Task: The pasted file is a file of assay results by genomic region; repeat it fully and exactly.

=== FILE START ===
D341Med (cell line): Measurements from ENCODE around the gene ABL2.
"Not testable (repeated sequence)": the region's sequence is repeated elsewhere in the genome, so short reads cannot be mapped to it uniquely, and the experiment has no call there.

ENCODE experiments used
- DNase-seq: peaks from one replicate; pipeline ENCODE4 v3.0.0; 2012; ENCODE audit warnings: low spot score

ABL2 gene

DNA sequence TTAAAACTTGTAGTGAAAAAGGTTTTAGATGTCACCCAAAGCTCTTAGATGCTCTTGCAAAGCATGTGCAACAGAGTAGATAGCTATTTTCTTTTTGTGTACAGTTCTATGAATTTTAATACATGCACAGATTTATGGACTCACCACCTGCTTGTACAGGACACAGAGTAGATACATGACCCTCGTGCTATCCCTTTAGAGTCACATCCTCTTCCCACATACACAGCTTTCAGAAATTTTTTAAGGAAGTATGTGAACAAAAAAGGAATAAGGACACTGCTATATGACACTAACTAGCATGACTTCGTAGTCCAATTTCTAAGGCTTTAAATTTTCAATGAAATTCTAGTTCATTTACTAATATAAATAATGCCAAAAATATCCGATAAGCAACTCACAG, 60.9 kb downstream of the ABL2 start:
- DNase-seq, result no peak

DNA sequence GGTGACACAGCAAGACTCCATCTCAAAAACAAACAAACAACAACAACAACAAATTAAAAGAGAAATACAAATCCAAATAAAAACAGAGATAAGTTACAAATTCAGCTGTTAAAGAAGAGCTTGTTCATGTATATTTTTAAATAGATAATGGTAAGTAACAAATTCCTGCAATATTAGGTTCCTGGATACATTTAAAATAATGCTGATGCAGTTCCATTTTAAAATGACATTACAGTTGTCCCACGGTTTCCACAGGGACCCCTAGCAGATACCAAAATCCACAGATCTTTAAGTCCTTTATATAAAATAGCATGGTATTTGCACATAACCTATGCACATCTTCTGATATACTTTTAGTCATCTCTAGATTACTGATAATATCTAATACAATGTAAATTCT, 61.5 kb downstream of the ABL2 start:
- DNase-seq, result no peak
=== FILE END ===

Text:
D341Med (cell line): Measurements from ENCODE around the gene ABL2.
"Not testable (repeated sequence)": the region's sequence is repeated elsewhere in the genome, so short reads cannot be mapped to it uniquely, and the experiment has no call there.

ENCODE experiments used
- DNase-seq: peaks from one replicate; pipeline ENCODE4 v3.0.0; 2012; ENCODE audit warnings: low spot score

ABL2 gene

DNA sequence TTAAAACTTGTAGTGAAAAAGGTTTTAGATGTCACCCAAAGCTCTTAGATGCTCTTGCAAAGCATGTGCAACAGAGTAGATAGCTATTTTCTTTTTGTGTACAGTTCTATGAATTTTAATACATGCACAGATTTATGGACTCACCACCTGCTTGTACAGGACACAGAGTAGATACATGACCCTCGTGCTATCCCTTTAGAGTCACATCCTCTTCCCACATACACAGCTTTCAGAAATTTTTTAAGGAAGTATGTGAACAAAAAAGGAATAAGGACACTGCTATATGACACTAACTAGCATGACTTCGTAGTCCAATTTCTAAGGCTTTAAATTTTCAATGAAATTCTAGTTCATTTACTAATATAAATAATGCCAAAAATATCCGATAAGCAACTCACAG, 60.9 kb downstream of the ABL2 start:
- DNase-seq, result no peak

DNA sequence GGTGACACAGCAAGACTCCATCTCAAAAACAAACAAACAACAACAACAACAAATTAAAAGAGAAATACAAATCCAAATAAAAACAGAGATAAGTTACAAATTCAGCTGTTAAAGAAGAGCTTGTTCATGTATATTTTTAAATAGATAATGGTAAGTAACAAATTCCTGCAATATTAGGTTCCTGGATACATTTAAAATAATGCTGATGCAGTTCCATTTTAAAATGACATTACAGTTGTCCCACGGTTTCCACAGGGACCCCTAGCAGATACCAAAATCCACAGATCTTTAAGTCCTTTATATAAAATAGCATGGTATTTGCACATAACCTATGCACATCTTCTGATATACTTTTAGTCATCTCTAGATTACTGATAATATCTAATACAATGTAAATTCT, 61.5 kb downstream of the ABL2 start:
- DNase-seq, result no peak